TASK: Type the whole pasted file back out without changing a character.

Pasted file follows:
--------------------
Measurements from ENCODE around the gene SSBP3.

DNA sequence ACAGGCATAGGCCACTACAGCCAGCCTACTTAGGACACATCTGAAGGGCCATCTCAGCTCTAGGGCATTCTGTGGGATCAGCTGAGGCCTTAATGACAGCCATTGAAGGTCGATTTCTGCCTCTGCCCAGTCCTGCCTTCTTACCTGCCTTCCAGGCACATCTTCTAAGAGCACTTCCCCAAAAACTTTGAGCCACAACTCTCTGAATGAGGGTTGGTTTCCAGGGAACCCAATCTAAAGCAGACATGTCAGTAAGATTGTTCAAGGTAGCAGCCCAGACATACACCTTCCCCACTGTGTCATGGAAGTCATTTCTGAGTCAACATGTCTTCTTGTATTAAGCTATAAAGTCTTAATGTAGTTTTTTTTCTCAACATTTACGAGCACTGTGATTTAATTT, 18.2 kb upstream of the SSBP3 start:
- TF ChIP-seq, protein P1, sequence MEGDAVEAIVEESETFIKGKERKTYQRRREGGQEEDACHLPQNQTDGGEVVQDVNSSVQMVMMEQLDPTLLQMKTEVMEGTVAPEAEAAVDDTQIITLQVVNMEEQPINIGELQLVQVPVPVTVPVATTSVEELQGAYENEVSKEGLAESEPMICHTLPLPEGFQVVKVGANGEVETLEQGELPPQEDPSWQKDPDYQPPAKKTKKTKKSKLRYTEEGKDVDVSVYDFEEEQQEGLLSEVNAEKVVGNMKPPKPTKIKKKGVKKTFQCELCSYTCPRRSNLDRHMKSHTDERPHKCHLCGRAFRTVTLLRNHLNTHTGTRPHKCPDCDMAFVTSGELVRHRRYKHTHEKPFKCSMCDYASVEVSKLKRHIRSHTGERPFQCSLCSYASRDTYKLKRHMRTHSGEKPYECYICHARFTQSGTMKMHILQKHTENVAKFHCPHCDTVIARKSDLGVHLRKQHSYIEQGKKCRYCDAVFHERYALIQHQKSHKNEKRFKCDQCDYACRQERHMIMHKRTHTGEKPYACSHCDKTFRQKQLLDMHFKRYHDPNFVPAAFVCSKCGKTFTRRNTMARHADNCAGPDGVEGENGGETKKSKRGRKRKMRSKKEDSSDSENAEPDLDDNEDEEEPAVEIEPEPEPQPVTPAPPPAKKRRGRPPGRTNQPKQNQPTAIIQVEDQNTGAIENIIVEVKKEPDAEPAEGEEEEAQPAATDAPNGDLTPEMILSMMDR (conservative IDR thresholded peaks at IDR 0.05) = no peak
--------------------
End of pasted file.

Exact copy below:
Measurements from ENCODE around the gene SSBP3.

DNA sequence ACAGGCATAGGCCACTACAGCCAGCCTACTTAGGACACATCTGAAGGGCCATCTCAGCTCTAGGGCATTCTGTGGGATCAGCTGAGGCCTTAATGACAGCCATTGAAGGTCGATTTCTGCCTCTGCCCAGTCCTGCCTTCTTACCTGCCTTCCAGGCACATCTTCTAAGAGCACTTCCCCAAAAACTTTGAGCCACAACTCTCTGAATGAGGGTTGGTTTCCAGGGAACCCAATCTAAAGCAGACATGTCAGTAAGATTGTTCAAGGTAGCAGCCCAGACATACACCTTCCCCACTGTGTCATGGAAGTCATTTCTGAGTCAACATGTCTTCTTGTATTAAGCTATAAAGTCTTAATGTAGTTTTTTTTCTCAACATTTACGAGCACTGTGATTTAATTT, 18.2 kb upstream of the SSBP3 start:
- TF ChIP-seq, protein P1, sequence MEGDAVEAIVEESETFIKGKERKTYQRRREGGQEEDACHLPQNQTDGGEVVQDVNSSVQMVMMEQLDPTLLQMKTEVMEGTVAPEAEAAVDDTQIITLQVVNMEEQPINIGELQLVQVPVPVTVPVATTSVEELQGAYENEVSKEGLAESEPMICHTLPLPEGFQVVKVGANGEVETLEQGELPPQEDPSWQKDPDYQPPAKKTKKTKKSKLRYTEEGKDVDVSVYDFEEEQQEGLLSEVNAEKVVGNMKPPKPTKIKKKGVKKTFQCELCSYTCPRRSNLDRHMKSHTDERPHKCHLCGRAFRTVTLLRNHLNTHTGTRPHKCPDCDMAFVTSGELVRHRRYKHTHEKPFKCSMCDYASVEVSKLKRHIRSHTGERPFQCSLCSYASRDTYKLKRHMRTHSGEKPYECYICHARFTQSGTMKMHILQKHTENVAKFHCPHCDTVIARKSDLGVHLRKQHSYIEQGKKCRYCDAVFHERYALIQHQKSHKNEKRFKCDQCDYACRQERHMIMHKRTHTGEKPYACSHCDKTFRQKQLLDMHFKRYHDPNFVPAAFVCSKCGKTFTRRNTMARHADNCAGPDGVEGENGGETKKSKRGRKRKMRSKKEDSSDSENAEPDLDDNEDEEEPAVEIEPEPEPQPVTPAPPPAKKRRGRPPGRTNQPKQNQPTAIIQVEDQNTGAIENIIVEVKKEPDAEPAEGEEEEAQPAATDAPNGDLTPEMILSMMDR (conservative IDR thresholded peaks at IDR 0.05) = no peak